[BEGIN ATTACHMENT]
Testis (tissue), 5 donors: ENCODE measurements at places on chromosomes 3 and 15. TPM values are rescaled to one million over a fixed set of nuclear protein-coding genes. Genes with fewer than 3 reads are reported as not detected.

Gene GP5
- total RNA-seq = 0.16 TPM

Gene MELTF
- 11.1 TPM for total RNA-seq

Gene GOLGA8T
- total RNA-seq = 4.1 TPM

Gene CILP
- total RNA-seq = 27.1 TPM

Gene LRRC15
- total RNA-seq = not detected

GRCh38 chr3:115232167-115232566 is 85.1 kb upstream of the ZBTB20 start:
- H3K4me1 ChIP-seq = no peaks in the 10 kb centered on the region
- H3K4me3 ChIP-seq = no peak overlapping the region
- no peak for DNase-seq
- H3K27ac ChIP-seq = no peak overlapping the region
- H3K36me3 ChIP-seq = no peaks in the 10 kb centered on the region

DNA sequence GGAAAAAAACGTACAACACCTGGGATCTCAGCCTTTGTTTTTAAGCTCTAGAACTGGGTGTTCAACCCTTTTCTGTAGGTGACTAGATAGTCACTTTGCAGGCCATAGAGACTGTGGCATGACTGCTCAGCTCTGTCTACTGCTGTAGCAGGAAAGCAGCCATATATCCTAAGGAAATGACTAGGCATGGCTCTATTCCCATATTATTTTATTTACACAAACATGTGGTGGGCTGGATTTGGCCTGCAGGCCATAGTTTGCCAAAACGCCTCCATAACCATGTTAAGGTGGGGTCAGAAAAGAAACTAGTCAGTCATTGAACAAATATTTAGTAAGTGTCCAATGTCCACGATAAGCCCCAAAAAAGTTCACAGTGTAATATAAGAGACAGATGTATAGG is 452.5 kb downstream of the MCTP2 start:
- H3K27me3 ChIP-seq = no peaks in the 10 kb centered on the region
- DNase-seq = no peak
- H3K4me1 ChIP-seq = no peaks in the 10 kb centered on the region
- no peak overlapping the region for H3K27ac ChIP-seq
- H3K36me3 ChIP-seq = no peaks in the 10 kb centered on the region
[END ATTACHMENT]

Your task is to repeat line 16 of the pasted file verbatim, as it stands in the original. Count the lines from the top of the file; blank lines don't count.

- H3K27ac ChIP-seq = no peak overlapping the region